The UK exports nearly half (46%) of its goods to the rest of the European Union, making it by far the largest UK export market. And over half (53%) of all UK imports came from the EU in 2018.

The UK’s economy relies heavily on its service industry, with British service providers making up 79% of the UK economy and accounting for 45% of exports. London’s position as a global financial hub would be threatened.

Non-EU countries

The UK crashing out of the EU with no deal at the end of 2020 isn’t just bad for UK-EU trade, it’s bad for UK trade full-stop, say some critics.

The UK could lose continuity of trade relations with many of the 72 countries that have trade deals in place with the EU, including Canada and Turkey.

Britain is in talks to continue its participation in those agreements, and has so far the government has secured continuity agreements with around a dozen countries.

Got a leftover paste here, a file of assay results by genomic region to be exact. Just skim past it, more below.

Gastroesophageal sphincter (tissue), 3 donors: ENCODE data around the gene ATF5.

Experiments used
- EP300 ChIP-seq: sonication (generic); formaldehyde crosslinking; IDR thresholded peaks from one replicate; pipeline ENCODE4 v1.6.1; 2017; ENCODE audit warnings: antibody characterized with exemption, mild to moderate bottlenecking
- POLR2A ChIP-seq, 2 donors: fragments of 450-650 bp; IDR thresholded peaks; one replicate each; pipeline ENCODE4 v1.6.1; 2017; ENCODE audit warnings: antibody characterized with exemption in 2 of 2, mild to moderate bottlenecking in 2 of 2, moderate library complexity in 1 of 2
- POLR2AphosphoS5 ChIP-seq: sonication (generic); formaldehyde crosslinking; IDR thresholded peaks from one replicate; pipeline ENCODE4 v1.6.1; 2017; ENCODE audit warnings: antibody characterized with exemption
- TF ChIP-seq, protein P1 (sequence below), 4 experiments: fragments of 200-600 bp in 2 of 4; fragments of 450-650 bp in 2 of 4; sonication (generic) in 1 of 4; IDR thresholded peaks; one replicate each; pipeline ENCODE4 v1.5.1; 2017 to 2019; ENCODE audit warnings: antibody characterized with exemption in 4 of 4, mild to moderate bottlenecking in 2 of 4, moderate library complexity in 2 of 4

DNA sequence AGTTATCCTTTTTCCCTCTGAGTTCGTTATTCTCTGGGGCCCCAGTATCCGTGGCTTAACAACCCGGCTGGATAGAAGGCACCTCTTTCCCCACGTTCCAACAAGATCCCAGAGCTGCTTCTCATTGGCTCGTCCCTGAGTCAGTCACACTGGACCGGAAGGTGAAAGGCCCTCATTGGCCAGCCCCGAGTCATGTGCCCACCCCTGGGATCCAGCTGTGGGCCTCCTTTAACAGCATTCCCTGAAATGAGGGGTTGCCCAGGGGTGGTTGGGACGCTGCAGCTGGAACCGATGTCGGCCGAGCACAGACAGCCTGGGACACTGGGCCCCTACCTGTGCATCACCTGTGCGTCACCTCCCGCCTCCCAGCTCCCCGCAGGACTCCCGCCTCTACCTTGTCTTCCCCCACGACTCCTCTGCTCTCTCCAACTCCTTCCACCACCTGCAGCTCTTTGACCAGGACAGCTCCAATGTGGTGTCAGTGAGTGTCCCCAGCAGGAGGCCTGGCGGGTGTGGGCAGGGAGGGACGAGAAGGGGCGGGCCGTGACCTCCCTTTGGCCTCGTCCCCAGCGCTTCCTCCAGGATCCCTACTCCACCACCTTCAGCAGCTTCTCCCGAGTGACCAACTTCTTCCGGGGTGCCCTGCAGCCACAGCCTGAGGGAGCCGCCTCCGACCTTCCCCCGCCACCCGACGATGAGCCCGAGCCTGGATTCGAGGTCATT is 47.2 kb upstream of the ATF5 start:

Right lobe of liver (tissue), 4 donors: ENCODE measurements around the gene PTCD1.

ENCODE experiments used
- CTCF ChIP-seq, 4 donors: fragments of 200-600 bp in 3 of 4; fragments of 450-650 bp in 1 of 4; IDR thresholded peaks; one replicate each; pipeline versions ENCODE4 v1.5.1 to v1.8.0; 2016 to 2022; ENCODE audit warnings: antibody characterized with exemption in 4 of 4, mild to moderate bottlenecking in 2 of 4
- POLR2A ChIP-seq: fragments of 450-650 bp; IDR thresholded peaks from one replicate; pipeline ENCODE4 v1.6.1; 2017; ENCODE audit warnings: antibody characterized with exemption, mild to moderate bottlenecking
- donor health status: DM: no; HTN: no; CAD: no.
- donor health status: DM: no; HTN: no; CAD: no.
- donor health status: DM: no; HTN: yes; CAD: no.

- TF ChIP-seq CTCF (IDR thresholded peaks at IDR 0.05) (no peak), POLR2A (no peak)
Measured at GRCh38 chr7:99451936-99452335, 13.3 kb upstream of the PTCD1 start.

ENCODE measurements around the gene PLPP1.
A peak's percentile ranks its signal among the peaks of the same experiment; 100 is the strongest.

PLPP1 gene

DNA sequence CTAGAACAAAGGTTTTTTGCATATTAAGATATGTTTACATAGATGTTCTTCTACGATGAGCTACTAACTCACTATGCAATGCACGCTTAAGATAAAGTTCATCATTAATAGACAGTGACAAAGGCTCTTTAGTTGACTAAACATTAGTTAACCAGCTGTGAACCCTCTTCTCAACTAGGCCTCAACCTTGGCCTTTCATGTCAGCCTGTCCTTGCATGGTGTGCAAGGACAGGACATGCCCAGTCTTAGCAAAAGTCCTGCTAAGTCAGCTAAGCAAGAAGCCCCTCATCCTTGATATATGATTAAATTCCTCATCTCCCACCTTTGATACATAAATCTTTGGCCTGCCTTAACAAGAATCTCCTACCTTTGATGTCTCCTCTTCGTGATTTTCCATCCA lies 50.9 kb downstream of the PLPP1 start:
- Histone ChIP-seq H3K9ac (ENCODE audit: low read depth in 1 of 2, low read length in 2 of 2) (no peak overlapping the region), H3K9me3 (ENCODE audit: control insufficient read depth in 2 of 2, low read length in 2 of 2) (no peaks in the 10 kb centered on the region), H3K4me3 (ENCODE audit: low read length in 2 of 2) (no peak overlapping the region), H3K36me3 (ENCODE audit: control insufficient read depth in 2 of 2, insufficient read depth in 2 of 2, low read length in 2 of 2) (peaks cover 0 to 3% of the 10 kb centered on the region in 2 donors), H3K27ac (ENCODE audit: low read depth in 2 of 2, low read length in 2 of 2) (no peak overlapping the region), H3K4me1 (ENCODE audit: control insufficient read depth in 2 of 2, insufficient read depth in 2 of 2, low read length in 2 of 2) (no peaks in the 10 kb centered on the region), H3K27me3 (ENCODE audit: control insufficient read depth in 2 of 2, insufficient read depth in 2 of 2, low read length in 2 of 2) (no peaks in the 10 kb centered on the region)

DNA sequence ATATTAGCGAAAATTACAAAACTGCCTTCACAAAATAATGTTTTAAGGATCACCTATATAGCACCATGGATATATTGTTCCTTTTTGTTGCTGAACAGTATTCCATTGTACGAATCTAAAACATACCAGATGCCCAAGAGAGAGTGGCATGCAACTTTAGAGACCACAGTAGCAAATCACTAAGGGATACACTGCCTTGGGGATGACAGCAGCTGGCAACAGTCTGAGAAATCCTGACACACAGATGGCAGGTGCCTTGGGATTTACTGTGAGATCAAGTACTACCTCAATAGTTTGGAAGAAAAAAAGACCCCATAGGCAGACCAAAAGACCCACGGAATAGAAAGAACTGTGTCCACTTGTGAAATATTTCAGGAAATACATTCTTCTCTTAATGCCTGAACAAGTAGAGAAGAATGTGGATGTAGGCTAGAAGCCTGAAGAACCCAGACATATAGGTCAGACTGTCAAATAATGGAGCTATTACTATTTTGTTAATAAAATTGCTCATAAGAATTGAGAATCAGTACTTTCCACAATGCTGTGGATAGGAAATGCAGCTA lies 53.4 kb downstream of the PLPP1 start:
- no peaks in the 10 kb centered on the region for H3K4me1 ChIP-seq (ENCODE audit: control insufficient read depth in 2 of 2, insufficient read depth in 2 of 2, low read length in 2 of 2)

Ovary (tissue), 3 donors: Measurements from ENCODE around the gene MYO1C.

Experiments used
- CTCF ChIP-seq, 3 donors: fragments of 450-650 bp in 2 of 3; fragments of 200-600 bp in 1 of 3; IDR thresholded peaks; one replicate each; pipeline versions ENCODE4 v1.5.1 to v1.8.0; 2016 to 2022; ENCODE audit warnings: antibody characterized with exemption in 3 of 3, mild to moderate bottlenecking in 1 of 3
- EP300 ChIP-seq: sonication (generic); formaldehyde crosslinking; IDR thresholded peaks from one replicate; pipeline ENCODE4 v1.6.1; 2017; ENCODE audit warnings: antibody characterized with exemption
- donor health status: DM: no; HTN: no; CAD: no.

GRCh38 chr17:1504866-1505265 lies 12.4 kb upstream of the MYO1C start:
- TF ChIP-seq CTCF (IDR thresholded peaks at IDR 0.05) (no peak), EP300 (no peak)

No-deal would set the UK free from rule-taking

While a no-deal Brexit would mean the UK is no longer subject to EU rules, it would not mean that every rule the UK follows is made in the UK, says Full Fact.

“We would remain members of international organisations like NATO and the WTO, and membership of these things means following collective rules or decision-making,” says the fact-checking site.

And the UK will still be subject to the European Court of Human Rights after Brexit. This court isn’t an EU body, and the UK will still remain a member after the transition period ends.